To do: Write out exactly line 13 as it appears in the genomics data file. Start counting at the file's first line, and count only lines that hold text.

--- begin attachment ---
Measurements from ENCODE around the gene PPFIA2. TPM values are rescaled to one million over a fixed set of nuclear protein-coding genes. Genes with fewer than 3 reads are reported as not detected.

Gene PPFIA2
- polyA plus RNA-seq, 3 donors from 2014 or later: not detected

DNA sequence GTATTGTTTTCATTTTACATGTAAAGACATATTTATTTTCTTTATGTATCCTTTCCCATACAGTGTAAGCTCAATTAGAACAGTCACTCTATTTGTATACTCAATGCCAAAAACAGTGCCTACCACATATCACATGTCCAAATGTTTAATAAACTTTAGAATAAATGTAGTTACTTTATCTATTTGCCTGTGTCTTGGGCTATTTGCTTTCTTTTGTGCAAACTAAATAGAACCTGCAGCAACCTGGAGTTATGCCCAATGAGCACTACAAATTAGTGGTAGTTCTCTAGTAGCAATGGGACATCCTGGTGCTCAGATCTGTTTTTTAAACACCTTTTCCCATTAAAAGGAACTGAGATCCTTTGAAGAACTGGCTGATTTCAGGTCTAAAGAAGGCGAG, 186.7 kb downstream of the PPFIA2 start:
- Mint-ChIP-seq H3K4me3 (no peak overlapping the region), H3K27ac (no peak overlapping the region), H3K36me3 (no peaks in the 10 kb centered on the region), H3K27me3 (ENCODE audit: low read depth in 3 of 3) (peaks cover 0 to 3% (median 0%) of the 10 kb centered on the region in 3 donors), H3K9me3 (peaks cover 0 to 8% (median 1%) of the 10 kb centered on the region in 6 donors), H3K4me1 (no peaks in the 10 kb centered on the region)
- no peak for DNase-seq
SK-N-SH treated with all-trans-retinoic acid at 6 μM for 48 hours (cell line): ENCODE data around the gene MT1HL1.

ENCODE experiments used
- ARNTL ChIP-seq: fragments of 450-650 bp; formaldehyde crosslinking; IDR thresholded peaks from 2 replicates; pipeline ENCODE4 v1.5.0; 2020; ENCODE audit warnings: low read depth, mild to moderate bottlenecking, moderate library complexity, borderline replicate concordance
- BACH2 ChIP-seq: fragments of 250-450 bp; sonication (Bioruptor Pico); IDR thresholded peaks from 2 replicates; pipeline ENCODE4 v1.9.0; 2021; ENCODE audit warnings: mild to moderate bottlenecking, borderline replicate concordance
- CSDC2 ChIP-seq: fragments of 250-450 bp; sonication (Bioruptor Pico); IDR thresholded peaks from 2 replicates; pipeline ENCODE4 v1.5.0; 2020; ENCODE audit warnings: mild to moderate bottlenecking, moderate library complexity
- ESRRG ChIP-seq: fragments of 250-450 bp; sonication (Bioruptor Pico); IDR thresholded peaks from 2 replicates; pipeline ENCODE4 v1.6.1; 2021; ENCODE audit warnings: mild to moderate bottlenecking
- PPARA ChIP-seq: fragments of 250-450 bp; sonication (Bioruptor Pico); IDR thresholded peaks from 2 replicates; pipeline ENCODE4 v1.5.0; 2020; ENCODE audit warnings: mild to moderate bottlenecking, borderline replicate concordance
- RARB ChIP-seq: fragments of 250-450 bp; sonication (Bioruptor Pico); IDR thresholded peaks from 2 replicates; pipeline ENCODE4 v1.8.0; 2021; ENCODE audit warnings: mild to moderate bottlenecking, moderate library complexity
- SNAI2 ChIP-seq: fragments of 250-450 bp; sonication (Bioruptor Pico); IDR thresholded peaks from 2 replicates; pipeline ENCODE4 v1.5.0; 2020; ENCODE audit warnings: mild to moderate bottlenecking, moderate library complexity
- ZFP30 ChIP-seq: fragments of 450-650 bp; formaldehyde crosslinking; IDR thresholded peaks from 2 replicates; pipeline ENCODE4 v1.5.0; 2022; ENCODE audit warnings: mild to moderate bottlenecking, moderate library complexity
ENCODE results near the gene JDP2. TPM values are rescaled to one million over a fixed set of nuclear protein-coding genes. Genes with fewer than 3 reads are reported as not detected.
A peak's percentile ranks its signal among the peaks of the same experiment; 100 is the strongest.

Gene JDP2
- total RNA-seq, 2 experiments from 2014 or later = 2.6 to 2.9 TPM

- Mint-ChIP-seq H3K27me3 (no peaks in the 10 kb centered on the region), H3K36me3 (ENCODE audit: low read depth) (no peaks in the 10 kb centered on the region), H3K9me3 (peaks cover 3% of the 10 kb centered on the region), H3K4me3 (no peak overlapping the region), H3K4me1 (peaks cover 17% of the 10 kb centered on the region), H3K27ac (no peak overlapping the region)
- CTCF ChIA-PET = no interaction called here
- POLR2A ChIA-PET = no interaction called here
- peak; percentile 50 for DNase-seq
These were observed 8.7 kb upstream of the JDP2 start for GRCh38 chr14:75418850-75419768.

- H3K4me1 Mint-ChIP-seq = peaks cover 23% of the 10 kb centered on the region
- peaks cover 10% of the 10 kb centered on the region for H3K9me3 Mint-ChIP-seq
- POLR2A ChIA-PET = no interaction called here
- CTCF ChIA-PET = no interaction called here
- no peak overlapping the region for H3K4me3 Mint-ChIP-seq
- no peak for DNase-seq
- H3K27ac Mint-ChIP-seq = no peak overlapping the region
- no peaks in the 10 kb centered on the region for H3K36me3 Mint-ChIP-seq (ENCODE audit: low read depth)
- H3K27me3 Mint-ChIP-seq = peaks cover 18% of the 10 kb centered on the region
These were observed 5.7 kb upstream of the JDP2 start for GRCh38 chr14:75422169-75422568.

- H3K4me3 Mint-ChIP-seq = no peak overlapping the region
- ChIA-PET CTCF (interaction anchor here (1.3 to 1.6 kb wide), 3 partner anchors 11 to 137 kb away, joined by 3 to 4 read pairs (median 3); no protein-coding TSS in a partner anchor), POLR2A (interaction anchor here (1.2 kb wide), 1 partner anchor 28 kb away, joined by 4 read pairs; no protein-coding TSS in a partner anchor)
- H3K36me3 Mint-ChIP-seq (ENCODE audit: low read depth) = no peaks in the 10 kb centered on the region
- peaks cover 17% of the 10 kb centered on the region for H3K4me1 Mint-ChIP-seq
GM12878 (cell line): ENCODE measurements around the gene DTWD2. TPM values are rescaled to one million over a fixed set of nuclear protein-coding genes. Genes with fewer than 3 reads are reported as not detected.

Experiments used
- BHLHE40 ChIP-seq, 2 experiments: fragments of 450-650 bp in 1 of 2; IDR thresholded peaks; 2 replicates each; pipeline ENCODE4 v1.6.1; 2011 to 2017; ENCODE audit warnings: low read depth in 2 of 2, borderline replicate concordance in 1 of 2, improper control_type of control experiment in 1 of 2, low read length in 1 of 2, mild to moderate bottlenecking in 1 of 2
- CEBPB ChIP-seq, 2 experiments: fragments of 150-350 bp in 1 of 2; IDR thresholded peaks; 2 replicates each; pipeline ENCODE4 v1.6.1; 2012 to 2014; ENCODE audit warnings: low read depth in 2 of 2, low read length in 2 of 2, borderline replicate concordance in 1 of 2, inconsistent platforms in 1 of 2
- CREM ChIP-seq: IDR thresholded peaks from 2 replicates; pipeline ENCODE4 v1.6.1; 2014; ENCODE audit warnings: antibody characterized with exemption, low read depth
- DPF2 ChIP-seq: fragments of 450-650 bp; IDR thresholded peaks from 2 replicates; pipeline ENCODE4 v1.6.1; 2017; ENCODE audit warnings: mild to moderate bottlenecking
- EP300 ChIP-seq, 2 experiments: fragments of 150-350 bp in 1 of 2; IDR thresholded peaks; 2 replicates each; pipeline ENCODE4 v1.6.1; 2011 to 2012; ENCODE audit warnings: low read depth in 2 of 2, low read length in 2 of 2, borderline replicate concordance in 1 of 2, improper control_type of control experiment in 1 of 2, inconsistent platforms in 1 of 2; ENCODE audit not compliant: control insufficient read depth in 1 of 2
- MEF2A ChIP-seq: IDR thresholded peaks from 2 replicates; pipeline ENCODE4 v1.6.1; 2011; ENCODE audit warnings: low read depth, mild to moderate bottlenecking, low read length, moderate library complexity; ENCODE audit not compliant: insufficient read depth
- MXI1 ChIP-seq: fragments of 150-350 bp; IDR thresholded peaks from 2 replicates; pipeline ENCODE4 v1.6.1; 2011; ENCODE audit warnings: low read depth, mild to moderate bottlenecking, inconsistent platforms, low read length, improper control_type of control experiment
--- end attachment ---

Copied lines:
- PPARA ChIP-seq: fragments of 250-450 bp; sonication (Bioruptor Pico); IDR thresholded peaks from 2 replicates; pipeline ENCODE4 v1.5.0; 2020; ENCODE audit warnings: mild to moderate bottlenecking, borderline replicate concordance